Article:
Jesus began to reproach the towns where most of his mighty deeds had been done, since they had not repented. “Woe to you, Chorazin! Woe to you, Bethsaida! For if the mighty deeds done in your midst had been done in Tyre and Sidon, they would long ago have repented in sackcloth and ashes. But I tell you, it will be more tolerable for Tyre and Sidon on the day of judgment than for you.
Matthew 11:21-22

It is always a little bit terrifying to hear Jesus reproach the towns of Chorazin and Bethsaida, especially as we are told that they are “the towns where most of his mighty deeds had been done.” Personally, I know undeniably the multiple miracles of my life and the gifts of God that I have received so abundantly.  Among those gifts is the clear call of Jesus to give away all that I have to the poor and to come follow him without reserve.  So, I tremble a bit at the call to repent, because I very much know my need to do so, and I am not sure I want to pay the cost.
As we have seen in the words of the prophets we have been reading for some time, what is true for us as individuals becomes even further challenging when the call to repentance comes to a people, a culture, a nation.  It is challenging because the call and the values of Jesus are always counter-cultural.  Cultural values have the purpose of putting our deeper lives to sleep, of keeping the promptings and urgings of the spirit in us quiet.  Their end is not personal unfolding and human flourishing, but rather social conformity, which requires a degree of individual and personal stultification. Most of the time these social and cultural norms are successful enough that we come, in practice, to recognize them as the highest values, as the measure of human fulfillment and success.
In his book Going Sane, Adam Phillips quotes a John Maynard Keynes text from 1932.   Keynes looks forward to the time when the accumulation of wealth will no longer be of high social importance, and he says that then “We shall be able to rid ourselves of many of the pseudo-moral principles that have hagridden us for two hundred years, by which we have exalted some of the most distasteful human qualities into the position of the highest virtues.”  If Jesus were to issue his call to repentance to our culture, it would certainly be the challenge to rid ourselves of those pseudo-moral principles of wealth, ownership, status, greed, power, self-centeredness, and self-aggrandizement that masquerade as the highest virtues for us.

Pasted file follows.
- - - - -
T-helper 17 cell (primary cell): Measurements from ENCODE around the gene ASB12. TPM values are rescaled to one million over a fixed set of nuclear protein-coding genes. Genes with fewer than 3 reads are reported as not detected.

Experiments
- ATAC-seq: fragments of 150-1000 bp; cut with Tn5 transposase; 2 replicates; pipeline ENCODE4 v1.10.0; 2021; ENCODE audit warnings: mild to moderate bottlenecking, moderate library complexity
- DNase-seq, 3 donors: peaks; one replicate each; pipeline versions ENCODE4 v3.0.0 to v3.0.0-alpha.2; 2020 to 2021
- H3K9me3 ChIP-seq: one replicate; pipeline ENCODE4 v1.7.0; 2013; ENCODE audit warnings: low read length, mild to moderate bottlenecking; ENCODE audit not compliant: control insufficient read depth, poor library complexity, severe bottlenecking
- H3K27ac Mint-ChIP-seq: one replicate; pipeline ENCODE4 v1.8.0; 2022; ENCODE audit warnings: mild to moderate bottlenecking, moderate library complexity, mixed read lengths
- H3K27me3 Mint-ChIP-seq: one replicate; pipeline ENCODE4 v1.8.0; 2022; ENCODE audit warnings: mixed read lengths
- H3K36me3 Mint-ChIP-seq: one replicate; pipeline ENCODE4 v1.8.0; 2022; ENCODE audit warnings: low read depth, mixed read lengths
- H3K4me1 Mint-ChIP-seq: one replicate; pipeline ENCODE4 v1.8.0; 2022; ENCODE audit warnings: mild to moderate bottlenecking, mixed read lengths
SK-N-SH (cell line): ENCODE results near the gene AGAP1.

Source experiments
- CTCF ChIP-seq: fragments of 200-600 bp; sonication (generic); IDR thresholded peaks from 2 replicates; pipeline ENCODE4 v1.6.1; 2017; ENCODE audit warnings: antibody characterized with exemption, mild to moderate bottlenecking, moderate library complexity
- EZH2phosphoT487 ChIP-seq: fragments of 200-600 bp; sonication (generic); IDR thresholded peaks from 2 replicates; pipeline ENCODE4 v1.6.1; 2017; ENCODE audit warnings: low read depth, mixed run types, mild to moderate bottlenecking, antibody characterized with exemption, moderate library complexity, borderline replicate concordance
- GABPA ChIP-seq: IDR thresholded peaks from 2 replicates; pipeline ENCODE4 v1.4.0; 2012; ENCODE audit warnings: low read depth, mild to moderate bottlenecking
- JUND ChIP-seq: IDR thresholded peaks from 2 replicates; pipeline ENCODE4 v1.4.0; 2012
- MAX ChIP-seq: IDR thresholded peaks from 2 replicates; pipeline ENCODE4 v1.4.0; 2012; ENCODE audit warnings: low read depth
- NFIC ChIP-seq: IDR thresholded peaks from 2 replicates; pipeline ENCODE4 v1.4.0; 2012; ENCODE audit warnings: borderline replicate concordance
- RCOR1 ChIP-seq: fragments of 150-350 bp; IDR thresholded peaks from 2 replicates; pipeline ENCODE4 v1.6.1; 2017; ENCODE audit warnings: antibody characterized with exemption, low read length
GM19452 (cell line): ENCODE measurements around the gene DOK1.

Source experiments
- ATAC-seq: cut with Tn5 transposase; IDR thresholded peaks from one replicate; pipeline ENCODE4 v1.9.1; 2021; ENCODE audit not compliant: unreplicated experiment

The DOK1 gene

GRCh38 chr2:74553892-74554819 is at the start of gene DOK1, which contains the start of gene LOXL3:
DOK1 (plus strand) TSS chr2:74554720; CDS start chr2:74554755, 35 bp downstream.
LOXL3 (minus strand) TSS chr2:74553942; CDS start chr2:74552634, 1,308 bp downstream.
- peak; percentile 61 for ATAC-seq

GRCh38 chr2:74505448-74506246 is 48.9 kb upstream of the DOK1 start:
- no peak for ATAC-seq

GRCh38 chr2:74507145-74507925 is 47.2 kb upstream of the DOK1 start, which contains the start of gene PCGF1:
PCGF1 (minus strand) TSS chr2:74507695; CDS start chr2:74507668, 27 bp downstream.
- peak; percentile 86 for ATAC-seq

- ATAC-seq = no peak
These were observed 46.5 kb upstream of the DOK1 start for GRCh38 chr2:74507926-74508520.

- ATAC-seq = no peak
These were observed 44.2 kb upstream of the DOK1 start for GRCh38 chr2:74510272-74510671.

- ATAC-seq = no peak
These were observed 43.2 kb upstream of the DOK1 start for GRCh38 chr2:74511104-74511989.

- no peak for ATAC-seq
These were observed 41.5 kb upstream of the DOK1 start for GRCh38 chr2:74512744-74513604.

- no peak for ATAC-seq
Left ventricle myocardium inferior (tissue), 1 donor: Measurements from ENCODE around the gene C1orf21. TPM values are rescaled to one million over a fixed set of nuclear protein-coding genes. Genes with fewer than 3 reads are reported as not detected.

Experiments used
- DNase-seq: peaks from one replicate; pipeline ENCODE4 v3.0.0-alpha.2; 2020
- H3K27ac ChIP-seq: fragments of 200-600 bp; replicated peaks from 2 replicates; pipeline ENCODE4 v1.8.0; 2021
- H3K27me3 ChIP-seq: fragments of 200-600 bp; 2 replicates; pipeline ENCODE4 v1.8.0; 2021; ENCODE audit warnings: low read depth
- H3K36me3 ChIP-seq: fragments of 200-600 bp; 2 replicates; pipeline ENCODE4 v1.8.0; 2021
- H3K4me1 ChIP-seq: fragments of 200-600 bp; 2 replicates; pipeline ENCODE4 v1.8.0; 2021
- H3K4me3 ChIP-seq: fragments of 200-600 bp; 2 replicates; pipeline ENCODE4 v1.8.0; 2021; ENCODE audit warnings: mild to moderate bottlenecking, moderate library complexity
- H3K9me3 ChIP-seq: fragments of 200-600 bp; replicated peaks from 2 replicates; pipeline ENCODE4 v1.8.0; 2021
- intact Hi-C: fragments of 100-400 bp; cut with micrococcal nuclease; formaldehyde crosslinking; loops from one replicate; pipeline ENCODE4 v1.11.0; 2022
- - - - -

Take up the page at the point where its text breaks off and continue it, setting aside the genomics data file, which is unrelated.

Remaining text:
We take for granted, for example, that independence and self-determination is superior to interdependence. We see those who do not work to accumulate wealth as inferior and irresponsible.  We see children in need as well as the poor, aged and sick as “drains” on our society.  On the other hand, we call successful those who hoard the bulk of the society’s wealth and exercise domination over the rest.  The heroes of our society are the rich and the famous, while those structures of society intended for more equal distribution of wealth and the more equitable sharing of resources are consistently more circumscribed or destroyed.
In the realm of religion, the person and teaching of Jesus have been co-opted by a “prosperity gospel.”  In its light, as Adam Phillips says, “what was once considered to be most distasteful about people—the callous ruthlessness of their greed, say—begins to be described as morally impressive (realistic, bold, ingenious, and so on).   Keynes and Phillips are saying that our pursuit of the accumulation of wealth is, in fact, madness, masquerading as sanity.  Concretely this is acted out in every aspect of our societal experience.  We deny the reality of climate change, if not in theory then in practice.  We allow ourselves to work increasing hours for the same salary, while executives and stockholders are gaining enormous sums of wealth due to the increasing profits.  We devote less and less of our common wealth to education, to the creation of good public spaces and public transit, to supporting artists and the arts, to caring for the poor and sick.  We allow a health system which mostly profits unnecessary intermediaries to the detriment of the quality of care for most people and minimal care for the poor.  We take for granted the expansion of a military and law enforcement whose principal purpose is the protection of the wealth of the few.  Isn’t it madness to allow the quality of life of most people to diminish while the wealth of the very few spirals?